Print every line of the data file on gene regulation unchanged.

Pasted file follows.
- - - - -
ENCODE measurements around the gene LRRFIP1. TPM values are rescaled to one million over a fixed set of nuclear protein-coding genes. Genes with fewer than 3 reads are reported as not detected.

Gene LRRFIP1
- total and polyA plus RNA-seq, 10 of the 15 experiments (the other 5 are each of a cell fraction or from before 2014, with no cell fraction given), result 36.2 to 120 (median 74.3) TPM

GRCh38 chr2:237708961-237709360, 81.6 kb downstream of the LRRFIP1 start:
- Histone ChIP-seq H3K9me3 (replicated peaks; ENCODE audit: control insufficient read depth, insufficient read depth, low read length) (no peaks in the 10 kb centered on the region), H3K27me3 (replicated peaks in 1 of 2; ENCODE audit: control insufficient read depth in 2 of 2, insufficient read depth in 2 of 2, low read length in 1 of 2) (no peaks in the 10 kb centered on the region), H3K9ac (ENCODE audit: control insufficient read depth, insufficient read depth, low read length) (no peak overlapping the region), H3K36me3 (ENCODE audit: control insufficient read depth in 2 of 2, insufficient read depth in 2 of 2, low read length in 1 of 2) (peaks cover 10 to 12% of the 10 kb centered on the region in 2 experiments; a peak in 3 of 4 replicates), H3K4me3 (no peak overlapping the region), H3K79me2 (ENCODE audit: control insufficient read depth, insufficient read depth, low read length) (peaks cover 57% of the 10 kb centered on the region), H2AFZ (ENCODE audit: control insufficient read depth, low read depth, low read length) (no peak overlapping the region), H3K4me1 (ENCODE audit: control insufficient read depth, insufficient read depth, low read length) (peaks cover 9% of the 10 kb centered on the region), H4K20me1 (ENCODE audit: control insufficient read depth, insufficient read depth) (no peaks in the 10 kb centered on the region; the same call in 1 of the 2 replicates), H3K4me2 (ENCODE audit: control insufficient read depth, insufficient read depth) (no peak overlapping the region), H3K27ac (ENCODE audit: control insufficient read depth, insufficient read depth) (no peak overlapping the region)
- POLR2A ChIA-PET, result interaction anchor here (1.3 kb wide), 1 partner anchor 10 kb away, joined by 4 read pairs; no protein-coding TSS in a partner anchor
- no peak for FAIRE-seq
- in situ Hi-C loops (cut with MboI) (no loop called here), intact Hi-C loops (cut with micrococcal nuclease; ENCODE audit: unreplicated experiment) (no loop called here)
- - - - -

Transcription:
ENCODE measurements around the gene LRRFIP1. TPM values are rescaled to one million over a fixed set of nuclear protein-coding genes. Genes with fewer than 3 reads are reported as not detected.

Gene LRRFIP1
- total and polyA plus RNA-seq, 10 of the 15 experiments (the other 5 are each of a cell fraction or from before 2014, with no cell fraction given), result 36.2 to 120 (median 74.3) TPM

GRCh38 chr2:237708961-237709360, 81.6 kb downstream of the LRRFIP1 start:
- Histone ChIP-seq H3K9me3 (replicated peaks; ENCODE audit: control insufficient read depth, insufficient read depth, low read length) (no peaks in the 10 kb centered on the region), H3K27me3 (replicated peaks in 1 of 2; ENCODE audit: control insufficient read depth in 2 of 2, insufficient read depth in 2 of 2, low read length in 1 of 2) (no peaks in the 10 kb centered on the region), H3K9ac (ENCODE audit: control insufficient read depth, insufficient read depth, low read length) (no peak overlapping the region), H3K36me3 (ENCODE audit: control insufficient read depth in 2 of 2, insufficient read depth in 2 of 2, low read length in 1 of 2) (peaks cover 10 to 12% of the 10 kb centered on the region in 2 experiments; a peak in 3 of 4 replicates), H3K4me3 (no peak overlapping the region), H3K79me2 (ENCODE audit: control insufficient read depth, insufficient read depth, low read length) (peaks cover 57% of the 10 kb centered on the region), H2AFZ (ENCODE audit: control insufficient read depth, low read depth, low read length) (no peak overlapping the region), H3K4me1 (ENCODE audit: control insufficient read depth, insufficient read depth, low read length) (peaks cover 9% of the 10 kb centered on the region), H4K20me1 (ENCODE audit: control insufficient read depth, insufficient read depth) (no peaks in the 10 kb centered on the region; the same call in 1 of the 2 replicates), H3K4me2 (ENCODE audit: control insufficient read depth, insufficient read depth) (no peak overlapping the region), H3K27ac (ENCODE audit: control insufficient read depth, insufficient read depth) (no peak overlapping the region)
- POLR2A ChIA-PET, result interaction anchor here (1.3 kb wide), 1 partner anchor 10 kb away, joined by 4 read pairs; no protein-coding TSS in a partner anchor
- no peak for FAIRE-seq
- in situ Hi-C loops (cut with MboI) (no loop called here), intact Hi-C loops (cut with micrococcal nuclease; ENCODE audit: unreplicated experiment) (no loop called here)